London, UK (PRWEB UK) 5 September 2013
A new skin patch to treat high blood pressure could dramatically slash deaths from heart attacks and strokes, it was reported August 5th. The device is the first in the world to gradually allow a drug to seep through the skin and into the bloodstream once patients stick it on to their arm, chest or back. The breakthrough patch has been cleared for use in Japan and could be available in the UK within the next couple of years. The British Heart Foundation’s senior cardiac nurse, Maureen Talbot, commented, “This is an important drug already used to treat high blood pressure. It’s good to know there may be more than one option when it comes to administering it. However, this patch is not available here in the UK and for now our doctors will continue to prescribe this medicine as a pill to swallow.” (http://www.express.co.uk/news/health/419751/New-hope-for-high-blood-pressure-patients)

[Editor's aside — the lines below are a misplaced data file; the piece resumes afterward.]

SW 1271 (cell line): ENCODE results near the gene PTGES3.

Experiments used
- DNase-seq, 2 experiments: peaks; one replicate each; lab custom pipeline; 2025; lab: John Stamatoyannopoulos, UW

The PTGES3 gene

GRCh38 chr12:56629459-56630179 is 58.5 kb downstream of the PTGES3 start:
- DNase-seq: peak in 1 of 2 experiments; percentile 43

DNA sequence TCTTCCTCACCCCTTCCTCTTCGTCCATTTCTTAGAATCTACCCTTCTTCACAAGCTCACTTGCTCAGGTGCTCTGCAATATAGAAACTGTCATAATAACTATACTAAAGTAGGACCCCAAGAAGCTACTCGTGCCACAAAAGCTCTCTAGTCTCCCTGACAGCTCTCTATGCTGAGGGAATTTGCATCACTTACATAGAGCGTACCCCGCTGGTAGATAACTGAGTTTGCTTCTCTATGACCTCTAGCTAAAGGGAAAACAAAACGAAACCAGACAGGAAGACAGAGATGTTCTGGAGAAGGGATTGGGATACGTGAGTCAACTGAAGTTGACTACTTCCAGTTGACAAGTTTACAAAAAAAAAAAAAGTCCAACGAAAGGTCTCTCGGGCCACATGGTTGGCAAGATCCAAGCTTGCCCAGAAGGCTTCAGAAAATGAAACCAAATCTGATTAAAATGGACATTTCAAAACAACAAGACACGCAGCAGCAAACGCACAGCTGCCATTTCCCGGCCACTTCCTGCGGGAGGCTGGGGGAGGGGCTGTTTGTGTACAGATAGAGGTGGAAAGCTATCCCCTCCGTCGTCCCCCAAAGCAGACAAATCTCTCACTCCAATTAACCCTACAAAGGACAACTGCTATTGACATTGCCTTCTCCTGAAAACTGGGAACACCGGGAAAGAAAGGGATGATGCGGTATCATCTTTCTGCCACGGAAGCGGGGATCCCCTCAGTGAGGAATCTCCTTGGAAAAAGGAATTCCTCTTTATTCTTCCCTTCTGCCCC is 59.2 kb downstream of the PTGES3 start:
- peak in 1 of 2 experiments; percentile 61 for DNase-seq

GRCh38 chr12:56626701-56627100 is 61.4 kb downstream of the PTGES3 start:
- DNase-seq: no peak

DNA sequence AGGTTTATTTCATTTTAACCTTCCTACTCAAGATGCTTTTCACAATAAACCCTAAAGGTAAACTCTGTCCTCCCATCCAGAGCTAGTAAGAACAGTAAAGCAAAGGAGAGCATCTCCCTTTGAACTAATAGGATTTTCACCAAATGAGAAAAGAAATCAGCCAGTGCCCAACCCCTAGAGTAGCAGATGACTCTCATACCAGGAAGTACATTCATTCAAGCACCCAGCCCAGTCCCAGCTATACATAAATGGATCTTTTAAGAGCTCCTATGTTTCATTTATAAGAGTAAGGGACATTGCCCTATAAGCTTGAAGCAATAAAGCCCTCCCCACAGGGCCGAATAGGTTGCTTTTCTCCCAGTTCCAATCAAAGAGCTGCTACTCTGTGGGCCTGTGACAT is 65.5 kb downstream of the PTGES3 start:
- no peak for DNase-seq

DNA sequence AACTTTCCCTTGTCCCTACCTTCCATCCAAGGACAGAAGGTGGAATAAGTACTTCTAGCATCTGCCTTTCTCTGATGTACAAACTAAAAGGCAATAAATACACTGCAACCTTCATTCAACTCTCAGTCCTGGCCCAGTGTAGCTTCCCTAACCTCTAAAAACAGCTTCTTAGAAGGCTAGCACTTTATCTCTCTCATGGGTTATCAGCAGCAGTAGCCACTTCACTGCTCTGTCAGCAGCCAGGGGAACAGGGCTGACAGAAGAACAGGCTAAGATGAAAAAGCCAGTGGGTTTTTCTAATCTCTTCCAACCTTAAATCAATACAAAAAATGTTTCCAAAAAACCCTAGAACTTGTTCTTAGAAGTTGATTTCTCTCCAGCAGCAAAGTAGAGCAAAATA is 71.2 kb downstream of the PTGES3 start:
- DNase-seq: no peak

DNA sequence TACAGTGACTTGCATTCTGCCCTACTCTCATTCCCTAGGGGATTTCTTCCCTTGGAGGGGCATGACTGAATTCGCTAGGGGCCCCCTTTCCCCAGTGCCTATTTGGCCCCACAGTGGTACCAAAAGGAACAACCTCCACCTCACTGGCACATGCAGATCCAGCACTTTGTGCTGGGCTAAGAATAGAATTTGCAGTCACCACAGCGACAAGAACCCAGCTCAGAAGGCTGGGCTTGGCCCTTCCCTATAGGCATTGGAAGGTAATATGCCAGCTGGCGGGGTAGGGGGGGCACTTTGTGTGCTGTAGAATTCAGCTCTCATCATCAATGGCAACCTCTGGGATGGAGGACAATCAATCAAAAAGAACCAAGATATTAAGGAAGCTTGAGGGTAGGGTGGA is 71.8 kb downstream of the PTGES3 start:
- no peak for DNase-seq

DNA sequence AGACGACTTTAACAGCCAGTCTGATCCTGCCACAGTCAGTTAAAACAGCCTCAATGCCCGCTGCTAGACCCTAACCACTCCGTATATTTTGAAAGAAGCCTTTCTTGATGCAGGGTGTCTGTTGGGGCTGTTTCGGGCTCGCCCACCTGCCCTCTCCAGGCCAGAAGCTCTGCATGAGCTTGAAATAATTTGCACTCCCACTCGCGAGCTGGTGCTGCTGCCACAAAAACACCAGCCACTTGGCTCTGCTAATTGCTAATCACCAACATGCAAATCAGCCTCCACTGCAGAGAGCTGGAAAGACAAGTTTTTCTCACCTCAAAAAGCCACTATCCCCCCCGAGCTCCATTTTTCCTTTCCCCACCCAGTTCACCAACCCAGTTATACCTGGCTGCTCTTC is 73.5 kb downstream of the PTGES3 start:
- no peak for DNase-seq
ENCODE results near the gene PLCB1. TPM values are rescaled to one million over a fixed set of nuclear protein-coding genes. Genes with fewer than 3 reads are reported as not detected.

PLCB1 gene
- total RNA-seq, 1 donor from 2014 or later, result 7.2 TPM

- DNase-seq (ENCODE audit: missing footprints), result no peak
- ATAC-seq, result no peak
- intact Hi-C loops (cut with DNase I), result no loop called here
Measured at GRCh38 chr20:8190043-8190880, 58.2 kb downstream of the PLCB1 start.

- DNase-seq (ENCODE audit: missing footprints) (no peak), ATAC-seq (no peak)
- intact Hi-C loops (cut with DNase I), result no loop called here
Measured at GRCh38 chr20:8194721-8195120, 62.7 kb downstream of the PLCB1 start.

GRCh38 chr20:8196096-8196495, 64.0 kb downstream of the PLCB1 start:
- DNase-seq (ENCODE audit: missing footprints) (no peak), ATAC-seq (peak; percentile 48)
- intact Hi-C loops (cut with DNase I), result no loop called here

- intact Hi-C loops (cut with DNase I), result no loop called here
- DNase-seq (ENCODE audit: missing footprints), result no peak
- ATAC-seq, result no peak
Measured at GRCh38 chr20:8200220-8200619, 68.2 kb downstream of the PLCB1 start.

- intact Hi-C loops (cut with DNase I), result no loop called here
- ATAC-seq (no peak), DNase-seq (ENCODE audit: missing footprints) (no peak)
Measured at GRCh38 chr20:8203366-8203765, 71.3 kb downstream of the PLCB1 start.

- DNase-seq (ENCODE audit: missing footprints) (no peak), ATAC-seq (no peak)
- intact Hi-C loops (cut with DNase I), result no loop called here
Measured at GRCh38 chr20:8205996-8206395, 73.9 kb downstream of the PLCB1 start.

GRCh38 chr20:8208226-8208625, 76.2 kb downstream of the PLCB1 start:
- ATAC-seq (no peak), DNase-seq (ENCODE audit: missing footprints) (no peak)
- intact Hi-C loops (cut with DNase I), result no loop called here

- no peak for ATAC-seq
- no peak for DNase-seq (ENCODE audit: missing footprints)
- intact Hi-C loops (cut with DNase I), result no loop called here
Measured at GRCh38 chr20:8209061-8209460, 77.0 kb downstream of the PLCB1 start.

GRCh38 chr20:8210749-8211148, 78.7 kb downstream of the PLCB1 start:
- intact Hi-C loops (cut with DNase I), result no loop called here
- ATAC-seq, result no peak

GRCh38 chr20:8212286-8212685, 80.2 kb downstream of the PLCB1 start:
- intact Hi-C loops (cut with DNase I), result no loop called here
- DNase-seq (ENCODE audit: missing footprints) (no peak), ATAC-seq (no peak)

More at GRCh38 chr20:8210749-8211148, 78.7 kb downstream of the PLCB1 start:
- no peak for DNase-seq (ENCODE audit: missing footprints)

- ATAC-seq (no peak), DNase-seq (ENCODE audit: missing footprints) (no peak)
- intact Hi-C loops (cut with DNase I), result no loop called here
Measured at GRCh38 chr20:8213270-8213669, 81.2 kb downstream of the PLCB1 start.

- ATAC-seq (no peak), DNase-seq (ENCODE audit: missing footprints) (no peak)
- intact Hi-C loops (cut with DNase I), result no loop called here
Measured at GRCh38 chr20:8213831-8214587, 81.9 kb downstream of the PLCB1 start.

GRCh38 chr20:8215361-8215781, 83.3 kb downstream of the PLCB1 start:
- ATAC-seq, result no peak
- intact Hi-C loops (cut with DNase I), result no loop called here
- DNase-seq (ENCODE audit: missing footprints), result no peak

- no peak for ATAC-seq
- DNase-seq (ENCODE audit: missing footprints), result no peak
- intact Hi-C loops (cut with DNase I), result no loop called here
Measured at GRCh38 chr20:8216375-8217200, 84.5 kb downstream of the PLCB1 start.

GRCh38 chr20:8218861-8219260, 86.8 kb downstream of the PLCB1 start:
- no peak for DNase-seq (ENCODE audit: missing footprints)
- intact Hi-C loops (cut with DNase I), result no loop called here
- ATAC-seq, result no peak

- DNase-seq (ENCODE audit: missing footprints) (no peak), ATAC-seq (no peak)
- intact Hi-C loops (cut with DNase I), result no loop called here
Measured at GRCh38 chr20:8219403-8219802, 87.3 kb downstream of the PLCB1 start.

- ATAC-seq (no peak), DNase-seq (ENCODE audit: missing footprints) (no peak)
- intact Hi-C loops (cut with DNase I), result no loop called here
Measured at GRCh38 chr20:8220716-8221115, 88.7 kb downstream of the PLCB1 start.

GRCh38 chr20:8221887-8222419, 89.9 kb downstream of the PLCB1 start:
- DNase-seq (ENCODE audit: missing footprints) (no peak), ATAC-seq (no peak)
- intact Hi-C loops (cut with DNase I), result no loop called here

With this in mind, Yourwellness Magazine explored ways in which nutrition can reduce high blood pressure. According to Yourwellness Magazine, “High Blood pressure can be greatly improved using a nutritional approach…you’ll not only reduce your blood pressure but also help to balance your blood sugar levels and lose some weight.” (http://www.yourwellness.com/2012/01/nutrition-and-high-blood-pressure/#sthash.viLkry5g.dpuf)
Yourwellness Magazine outlined five main ways to reduce high blood pressure using diet:
1. Reduce Sodium (salt). Read food labels for the sodium content and eliminate processed meats.
2. Increase Potassium. Choose potassium-rich foods like bananas, avocado, sweet potatoes (with skin), Brussel sprouts, spinach, broccoli, plain low-fat yoghurt, beetroot and beet leaves, celery, beans and lentils, parsley and sage.
3. Increase Omega-3s. Include foods like salmon, tuna, mackerel, sardines, flaxseed, pumpkin and sunflower seeds.
4. Reduce Grains and Eliminate Sugars. Avoid refined and starchy carbohydrates like white bread, pasta, rice, potatoes and all flour products like pastries, cakes, biscuits and crackers. Avoid sweets, fizzy or caffeinated drinks and chocolates.
5. Eliminate ‘Trans’ fats. These have been shown to damage the lining of the arteries, leading to hardening and thus high blood pressure.
To find out more, visit the gateway to living well at http://www.yourwellness.com/.